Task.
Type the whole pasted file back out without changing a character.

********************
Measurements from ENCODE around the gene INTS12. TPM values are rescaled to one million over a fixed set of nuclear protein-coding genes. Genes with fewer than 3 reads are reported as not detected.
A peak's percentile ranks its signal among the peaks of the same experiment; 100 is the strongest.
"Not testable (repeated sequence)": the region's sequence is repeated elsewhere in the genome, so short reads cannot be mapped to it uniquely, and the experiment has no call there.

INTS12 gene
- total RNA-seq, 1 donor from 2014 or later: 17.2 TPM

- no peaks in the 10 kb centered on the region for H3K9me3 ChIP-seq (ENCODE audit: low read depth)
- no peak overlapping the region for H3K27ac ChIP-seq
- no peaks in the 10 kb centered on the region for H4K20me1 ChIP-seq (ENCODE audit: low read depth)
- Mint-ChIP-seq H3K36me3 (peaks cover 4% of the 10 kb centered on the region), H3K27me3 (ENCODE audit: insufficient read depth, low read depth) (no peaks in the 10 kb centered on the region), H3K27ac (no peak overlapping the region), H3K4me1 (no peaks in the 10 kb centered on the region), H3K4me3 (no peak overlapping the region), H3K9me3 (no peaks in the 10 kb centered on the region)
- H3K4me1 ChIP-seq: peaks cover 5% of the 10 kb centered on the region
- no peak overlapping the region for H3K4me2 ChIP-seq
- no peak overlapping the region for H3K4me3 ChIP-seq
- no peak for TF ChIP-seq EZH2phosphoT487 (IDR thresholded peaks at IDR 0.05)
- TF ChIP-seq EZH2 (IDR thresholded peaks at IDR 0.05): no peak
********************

Measurements from ENCODE around the gene INTS12. TPM values are rescaled to one million over a fixed set of nuclear protein-coding genes. Genes with fewer than 3 reads are reported as not detected.
A peak's percentile ranks its signal among the peaks of the same experiment; 100 is the strongest.
"Not testable (repeated sequence)": the region's sequence is repeated elsewhere in the genome, so short reads cannot be mapped to it uniquely, and the experiment has no call there.

INTS12 gene
- total RNA-seq, 1 donor from 2014 or later: 17.2 TPM

- no peaks in the 10 kb centered on the region for H3K9me3 ChIP-seq (ENCODE audit: low read depth)
- no peak overlapping the region for H3K27ac ChIP-seq
- no peaks in the 10 kb centered on the region for H4K20me1 ChIP-seq (ENCODE audit: low read depth)
- Mint-ChIP-seq H3K36me3 (peaks cover 4% of the 10 kb centered on the region), H3K27me3 (ENCODE audit: insufficient read depth, low read depth) (no peaks in the 10 kb centered on the region), H3K27ac (no peak overlapping the region), H3K4me1 (no peaks in the 10 kb centered on the region), H3K4me3 (no peak overlapping the region), H3K9me3 (no peaks in the 10 kb centered on the region)
- H3K4me1 ChIP-seq: peaks cover 5% of the 10 kb centered on the region
- no peak overlapping the region for H3K4me2 ChIP-seq
- no peak overlapping the region for H3K4me3 ChIP-seq
- no peak for TF ChIP-seq EZH2phosphoT487 (IDR thresholded peaks at IDR 0.05)
- TF ChIP-seq EZH2 (IDR thresholded peaks at IDR 0.05): no peak